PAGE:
In the 10 years since the last global review of abortion policies, 16 countries have increased the number of grounds on which abortions may be legally performed, while two have eliminated all such grounds, according to a study released today. An additional 10 countries maintained their existing grounds for abortion, but adopted changes to increase access to abortion, including decentralizing the approval of facilities where abortions may be obtained, expanding the types of providers who may perform the procedures and increasing the range of available methods to include medication abortion. According to authors Reed Boland of the Harvard School of Public Health and Laura Katzive of the Center for Reproductive Rights, the legislative and regulatory changes in the countries included in both the 1998 and the 2008 review reflect a continuing global trend toward liberalization of abortion policies.
An important driving force behind this trend has been the growing concern among regional and international human rights bodies about the negative impact of abortion restrictions on women's health and well-being. In 2003, the African Union adopted a protocol to guarantee the right to abortion in cases of sexual assault, rape, incest, or a pregnancy’s threat to the mental and physical health of the pregnant woman. As of 2007, 21 countries had ratified or signed on to the protocol.
At the regional level, some of the most notable changes in abortion policies occurred in Latin America. In 2006, Colombia’s constitutional court struck down the country’s blanket prohibition of abortion to permit termination of pregnancy when a woman’s life or health is endangered, as well as in cases of rape, incest or severe fetal impairment. In 2007, Mexico City changed its law to permit abortion without restriction up to 12 weeks’ gestation. Five additional Mexican states also added grounds on which abortion is permitted or not punishable. Two countries, however, moved in the opposite direction: In 1998 in El Salvador, all grounds for legal abortion were eliminated with the entry into force of a new penal code. Nicaragua similarly removed all grounds for abortion in 2006.
Procedural and legal barriers have also increased in eastern and central Europe since 1998, though the region’s laws remain among the most liberal in the world. Hungary and Latvia have established requirements that make obtaining an abortion more onerous, such as parental consent for women younger than 16, judgmental counseling and waiting periods. Though abortion on the grounds of social or demographic characteristics in the second trimester remains legal in Russia, the country defined these indications more narrowly, eliminating, among other grounds for the procedure, having a low income, being unmarried or having too many children.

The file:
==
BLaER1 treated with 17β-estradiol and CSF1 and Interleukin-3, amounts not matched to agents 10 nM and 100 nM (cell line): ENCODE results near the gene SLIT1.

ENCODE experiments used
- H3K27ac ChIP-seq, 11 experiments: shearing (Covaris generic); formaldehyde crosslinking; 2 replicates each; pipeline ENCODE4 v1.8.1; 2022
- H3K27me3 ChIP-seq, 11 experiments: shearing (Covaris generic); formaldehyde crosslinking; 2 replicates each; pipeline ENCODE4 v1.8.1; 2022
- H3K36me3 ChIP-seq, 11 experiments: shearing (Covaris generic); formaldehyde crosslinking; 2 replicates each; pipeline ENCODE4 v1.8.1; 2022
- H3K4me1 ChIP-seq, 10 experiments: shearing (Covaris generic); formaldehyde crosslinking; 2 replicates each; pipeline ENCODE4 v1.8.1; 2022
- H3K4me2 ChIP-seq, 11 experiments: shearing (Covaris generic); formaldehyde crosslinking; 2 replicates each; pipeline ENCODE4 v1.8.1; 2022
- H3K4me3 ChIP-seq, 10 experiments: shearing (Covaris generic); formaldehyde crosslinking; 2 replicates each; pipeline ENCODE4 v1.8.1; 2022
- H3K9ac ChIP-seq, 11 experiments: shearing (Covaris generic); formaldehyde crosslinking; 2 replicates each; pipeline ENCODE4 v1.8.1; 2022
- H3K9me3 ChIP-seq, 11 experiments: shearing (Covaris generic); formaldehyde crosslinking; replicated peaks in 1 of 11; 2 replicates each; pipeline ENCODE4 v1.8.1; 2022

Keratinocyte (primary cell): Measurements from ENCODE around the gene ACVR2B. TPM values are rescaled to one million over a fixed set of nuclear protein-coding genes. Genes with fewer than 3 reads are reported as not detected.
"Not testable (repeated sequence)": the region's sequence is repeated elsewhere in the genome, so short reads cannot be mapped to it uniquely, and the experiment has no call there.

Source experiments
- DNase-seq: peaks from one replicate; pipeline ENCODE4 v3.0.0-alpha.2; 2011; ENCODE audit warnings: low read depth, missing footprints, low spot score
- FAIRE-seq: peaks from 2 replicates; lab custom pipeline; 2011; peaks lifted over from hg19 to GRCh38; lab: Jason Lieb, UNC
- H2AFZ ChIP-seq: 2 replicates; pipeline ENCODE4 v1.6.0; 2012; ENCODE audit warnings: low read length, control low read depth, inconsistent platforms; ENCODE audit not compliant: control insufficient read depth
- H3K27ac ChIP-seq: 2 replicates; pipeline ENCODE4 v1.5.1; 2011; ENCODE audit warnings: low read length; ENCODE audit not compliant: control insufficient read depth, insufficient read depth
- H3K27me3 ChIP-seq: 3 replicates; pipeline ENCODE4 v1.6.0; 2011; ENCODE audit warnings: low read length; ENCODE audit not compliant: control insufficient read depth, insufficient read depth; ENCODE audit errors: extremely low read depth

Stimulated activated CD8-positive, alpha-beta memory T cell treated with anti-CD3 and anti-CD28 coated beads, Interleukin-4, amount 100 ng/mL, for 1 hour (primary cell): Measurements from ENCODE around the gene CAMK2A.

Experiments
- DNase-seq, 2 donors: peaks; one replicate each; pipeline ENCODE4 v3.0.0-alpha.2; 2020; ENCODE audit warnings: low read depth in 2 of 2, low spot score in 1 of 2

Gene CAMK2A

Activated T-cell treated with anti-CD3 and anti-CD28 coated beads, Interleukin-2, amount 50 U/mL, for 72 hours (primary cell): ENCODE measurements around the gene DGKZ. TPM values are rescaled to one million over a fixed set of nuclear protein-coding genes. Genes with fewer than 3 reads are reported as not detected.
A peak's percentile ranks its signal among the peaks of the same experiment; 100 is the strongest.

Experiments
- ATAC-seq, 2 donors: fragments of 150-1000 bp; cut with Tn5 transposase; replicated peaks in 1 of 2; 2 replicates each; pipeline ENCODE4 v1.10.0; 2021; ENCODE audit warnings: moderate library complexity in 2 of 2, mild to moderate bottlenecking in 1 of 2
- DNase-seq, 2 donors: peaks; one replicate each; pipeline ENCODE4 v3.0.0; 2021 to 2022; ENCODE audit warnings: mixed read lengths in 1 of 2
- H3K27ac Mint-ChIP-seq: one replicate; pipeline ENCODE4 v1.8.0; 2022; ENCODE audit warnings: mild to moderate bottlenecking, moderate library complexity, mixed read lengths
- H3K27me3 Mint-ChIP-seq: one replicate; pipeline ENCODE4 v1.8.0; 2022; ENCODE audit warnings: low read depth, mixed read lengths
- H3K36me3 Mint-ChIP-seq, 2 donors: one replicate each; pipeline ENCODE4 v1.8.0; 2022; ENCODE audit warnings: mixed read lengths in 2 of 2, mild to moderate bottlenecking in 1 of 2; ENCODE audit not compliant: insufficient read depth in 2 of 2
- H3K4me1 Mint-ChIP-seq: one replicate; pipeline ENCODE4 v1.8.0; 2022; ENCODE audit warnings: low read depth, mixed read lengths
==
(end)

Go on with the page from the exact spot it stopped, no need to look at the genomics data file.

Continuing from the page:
In contrast, all changes in the past 10 years in East and South Asia and the Pacific were toward liberalization. In 2002, Nepal’s law was changed to permit abortion on request during the first 12 weeks of pregnancy, and thereafter in cases of rape, incest or fetal impairment or if there is a threat to the woman’s life or physical or mental health. In addition, two territories and one state in Australia liberalized their policies.
The authors note that the trend toward liberalization of abortion laws should not mask the serious threats to reproductive rights that are present in many parts of the world. However, they believe this trend will be hard to reverse, particularly as more countries continue to recognize the impact of abortion restrictions on women’s human rights.
"Developments in Laws on Induced Abortion: 1998–2007" appears in the September 2008 issue of International Family Planning Perspectives.
Click here for Facts on Induced Abortion Worldwide
Also in this issue:
"Does Community Clustering Mitigate the Negative Effect of Poverty on Adolescent Condom Use in South Africa?" by Amara L. Robinson and Eric E. Seiber
"Husband-Wife Agreement, Power Relations and Contraceptive Use in Turkey," by Andrzej Kulczycki